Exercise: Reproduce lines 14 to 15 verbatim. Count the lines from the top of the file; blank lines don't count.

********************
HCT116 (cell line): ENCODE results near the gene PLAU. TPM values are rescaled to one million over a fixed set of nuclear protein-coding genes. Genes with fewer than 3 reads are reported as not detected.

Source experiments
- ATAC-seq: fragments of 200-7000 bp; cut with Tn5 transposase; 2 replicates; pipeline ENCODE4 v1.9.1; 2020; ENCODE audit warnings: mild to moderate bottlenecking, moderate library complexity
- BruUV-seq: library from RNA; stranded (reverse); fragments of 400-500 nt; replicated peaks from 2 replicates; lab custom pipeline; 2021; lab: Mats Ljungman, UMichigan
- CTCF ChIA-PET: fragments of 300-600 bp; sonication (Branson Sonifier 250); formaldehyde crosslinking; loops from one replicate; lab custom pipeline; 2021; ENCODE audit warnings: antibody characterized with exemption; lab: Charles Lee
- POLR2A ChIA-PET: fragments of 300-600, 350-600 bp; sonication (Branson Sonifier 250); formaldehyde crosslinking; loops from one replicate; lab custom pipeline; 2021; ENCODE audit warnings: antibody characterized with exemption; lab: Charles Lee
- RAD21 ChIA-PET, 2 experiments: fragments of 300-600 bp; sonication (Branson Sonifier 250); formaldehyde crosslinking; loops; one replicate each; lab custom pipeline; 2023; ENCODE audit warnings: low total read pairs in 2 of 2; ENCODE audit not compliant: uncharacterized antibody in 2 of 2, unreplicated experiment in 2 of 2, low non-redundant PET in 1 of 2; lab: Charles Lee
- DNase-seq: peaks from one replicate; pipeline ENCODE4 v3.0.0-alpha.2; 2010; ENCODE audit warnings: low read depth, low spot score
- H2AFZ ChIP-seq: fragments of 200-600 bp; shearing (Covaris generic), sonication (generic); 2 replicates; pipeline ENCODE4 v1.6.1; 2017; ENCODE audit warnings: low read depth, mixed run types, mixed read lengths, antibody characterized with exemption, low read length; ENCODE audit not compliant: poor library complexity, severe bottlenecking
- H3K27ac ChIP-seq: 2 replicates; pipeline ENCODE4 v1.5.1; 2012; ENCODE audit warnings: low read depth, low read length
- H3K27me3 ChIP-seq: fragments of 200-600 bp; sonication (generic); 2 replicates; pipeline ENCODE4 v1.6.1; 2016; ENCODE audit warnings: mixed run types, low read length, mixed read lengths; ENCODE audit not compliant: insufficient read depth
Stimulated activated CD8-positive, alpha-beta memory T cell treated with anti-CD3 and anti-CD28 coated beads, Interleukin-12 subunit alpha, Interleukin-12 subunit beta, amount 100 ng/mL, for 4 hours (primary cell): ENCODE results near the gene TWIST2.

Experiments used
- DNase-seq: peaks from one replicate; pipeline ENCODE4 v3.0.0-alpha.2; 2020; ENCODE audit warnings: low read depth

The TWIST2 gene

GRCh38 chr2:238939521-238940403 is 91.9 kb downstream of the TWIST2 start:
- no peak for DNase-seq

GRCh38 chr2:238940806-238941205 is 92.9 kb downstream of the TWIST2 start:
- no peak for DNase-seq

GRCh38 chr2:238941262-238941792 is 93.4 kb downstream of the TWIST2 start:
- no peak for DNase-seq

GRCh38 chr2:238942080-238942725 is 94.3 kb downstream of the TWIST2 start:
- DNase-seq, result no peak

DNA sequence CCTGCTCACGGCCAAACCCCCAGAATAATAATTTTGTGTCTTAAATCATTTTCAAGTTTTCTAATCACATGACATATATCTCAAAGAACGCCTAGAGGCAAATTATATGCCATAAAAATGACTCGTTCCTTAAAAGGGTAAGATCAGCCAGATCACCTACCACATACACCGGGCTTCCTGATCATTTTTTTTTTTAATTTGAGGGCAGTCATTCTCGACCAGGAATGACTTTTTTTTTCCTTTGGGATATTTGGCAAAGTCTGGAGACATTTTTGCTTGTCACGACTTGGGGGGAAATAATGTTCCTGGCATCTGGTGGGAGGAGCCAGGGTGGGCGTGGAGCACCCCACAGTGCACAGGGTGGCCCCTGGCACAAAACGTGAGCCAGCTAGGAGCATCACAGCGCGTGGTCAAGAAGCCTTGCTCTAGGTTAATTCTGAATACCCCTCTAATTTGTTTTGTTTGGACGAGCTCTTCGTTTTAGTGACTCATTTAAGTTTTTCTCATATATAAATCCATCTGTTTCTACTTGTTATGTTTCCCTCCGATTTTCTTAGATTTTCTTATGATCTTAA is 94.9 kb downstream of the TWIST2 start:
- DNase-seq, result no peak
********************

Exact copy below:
- DNase-seq: peaks from one replicate; pipeline ENCODE4 v3.0.0-alpha.2; 2020; ENCODE audit warnings: low read depth

The TWIST2 gene